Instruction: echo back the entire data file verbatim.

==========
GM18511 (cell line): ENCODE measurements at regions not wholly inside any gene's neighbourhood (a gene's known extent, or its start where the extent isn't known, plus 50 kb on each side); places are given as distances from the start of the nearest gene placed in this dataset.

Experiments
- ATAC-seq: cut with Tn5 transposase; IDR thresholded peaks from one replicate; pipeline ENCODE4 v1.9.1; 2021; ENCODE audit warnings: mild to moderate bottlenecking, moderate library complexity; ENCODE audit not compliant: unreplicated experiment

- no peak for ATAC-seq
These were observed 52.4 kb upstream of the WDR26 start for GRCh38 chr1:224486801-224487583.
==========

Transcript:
GM18511 (cell line): ENCODE measurements at regions not wholly inside any gene's neighbourhood (a gene's known extent, or its start where the extent isn't known, plus 50 kb on each side); places are given as distances from the start of the nearest gene placed in this dataset.

Experiments
- ATAC-seq: cut with Tn5 transposase; IDR thresholded peaks from one replicate; pipeline ENCODE4 v1.9.1; 2021; ENCODE audit warnings: mild to moderate bottlenecking, moderate library complexity; ENCODE audit not compliant: unreplicated experiment

- no peak for ATAC-seq
These were observed 52.4 kb upstream of the WDR26 start for GRCh38 chr1:224486801-224487583.